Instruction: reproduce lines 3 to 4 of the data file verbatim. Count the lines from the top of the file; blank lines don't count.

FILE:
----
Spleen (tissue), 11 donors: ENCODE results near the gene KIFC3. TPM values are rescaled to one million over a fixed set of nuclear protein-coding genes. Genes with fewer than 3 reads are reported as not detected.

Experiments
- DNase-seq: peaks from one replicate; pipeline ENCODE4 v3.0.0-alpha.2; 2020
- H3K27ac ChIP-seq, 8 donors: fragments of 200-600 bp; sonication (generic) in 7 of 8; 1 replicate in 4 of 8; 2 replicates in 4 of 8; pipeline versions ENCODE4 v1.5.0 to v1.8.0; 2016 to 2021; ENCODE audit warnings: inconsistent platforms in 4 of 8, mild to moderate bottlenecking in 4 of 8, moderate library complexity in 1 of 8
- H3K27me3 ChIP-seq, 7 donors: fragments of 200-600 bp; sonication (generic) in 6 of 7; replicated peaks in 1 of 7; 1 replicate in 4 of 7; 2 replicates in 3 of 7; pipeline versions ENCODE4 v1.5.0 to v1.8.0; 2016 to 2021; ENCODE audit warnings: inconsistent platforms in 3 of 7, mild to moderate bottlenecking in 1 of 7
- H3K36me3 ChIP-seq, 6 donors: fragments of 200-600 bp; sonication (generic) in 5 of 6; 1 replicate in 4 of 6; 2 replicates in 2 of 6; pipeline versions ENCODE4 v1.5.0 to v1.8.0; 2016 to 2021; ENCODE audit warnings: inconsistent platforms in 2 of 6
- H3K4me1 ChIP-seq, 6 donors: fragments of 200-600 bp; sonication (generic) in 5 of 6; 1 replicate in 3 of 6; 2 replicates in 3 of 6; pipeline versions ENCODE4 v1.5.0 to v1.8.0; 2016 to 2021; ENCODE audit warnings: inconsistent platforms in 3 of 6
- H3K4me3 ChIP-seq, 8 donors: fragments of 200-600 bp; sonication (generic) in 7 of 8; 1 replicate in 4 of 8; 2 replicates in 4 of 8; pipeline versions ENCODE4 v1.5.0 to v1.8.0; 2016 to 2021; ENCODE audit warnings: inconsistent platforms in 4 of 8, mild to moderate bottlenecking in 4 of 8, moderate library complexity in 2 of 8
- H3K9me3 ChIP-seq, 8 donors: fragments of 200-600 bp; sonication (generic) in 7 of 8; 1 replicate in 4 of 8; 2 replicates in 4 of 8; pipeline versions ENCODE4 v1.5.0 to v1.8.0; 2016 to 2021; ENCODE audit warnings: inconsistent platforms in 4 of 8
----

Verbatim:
- DNase-seq: peaks from one replicate; pipeline ENCODE4 v3.0.0-alpha.2; 2020
- H3K27ac ChIP-seq, 8 donors: fragments of 200-600 bp; sonication (generic) in 7 of 8; 1 replicate in 4 of 8; 2 replicates in 4 of 8; pipeline versions ENCODE4 v1.5.0 to v1.8.0; 2016 to 2021; ENCODE audit warnings: inconsistent platforms in 4 of 8, mild to moderate bottlenecking in 4 of 8, moderate library complexity in 1 of 8